When it came to armored warfare, I've written many times and at length of how dire the armor/antiarmor imbalance was in the 1970s (which we didn't realize) and the 1980s (when we did and were freaking out) between the US and Russia. Simply put, they could penetrate us, but we couldn't penetrate them. That the Abrams of today and to come is such a terror is a direct tribute to the genius of Russian tank designers, for it was they who fielded so credible a threat the US had to spend a fortune (and then some) to regain lost lethality and survivability. I worked at Hughes Missile Systems Group in the time period in question, and in the mid 1980s there was practically palpable panic in the hallways in that, the home of the mighty TOW. The US fielded a handful of Copperhead LG shells; the Russians mass fielded LG shells to the tune of hundred of rounds per battery. Before the US could field SFW, the Russians were already testing theirs (Bazalt), and they had an overall 3:1 tank advantage over us already. SFW was the deep strike technology supposed to redress the numerical disparity. Oops. The Russians fielded DU a year before the US  did. And when there were but a hundred or so 105 mm gunned XM1 Abrams in Europe, with the rest of the force being M60s of several types, the Russians had thousands of T-72s. Each capable of frontal kill against anything we had. I might add that the US armor specialists went practically insane when long obsolete in the Red Army 76 mm HEAT captured by the Israelis during the Yom Kippur War and not provided to the US until 1984 was found to be capable of an XM1 Abrams frontal kill. A PT-76 recon tank could wipe out the great hope of the US Army! That's how bad things were.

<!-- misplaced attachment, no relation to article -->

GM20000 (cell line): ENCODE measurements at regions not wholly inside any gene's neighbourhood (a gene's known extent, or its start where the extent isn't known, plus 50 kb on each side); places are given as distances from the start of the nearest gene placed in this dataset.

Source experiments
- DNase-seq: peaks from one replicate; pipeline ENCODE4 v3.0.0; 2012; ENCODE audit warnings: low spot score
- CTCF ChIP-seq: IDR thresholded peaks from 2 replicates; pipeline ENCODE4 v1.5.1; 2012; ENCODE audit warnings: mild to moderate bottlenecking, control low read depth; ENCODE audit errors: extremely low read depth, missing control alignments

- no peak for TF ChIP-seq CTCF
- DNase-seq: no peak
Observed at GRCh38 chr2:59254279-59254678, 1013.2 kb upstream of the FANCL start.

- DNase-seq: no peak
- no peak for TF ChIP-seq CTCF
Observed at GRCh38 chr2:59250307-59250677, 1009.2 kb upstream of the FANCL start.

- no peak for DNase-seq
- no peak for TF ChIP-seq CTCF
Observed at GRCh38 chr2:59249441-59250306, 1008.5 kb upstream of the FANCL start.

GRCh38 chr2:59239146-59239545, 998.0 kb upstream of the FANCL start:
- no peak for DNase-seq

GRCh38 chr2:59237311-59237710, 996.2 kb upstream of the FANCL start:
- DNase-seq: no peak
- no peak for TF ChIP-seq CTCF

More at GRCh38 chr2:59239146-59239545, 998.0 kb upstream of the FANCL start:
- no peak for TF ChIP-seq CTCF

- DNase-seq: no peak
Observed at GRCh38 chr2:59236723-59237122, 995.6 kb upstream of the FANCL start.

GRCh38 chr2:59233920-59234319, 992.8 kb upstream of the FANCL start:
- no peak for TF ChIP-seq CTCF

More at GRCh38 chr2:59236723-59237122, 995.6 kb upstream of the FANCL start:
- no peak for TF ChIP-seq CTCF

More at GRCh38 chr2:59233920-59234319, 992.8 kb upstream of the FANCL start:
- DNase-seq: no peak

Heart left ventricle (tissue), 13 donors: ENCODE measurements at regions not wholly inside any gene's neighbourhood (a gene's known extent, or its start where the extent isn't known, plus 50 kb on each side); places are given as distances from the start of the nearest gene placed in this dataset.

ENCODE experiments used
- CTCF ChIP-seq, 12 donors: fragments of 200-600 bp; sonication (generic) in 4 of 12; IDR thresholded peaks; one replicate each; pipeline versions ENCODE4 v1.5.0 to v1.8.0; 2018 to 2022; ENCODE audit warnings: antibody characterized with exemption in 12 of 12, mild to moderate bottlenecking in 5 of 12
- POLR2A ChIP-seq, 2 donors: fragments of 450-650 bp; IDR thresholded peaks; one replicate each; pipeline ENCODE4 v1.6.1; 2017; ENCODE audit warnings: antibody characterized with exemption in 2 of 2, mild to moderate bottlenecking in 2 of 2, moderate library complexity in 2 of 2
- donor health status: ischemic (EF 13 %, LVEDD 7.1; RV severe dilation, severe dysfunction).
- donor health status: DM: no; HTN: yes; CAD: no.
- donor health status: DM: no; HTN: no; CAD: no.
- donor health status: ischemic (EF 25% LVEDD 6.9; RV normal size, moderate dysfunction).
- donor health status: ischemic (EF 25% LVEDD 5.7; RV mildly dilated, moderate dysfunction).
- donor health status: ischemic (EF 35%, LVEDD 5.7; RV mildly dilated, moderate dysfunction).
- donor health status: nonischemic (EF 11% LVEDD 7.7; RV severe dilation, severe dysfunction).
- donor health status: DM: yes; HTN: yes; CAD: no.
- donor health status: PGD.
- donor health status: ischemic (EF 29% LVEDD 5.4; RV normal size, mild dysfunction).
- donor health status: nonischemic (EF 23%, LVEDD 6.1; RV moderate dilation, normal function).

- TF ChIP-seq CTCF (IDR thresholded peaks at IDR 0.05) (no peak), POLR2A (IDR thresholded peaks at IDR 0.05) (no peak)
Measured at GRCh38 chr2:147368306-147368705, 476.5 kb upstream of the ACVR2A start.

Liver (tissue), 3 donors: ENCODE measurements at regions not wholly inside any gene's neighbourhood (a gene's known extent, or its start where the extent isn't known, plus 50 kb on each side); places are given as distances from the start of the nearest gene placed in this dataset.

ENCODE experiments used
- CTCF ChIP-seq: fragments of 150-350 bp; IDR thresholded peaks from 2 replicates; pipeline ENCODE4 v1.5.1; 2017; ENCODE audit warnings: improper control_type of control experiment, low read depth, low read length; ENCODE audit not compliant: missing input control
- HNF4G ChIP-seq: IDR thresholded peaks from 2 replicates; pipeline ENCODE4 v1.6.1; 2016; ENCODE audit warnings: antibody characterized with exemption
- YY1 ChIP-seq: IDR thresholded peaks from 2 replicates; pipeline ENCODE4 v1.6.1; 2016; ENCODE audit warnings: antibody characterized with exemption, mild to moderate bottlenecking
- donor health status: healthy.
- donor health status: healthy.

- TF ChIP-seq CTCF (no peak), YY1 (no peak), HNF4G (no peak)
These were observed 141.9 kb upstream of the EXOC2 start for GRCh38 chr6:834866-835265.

Obviously, the Russian tank equipage problem wasn't and isn't the same as the US's. The fleet size disparities were huge, likewise the wildly disparate cost, logistics, R&M and more for the two nations. The US had one failed tank program after another before it finally sorted things out. Using a much more conservative design approach, Russia fielded one scary tank after another, though it overreached on the T-64 and suffered accordingly. Our own Jim Warford wrote his thesis on the dual track Russian tank procurement system, and he called the high end tank the Premium Tank, of which the T-64 was a notably failed example. Even so, it was still a scary tank, problems and all. But high tech, a la the T-64, wasn't a good fit for Russian armor production, for it required exactly the things Russia lacked: highly skilled workers and precision manufacturing, resulting in the well-known T-64 autoloader debacle. Nor was it the greatest decision to copy the 5-cylinder abortion that was the Chieftain engine, even if the GRU had obtained one. Something similiar happened with the T-80, where the desire to adopt the gas turbine ran smack into the lack of ability to mass produce a rugged gas turbine, field it and maintain it, not to mention keep it fueled.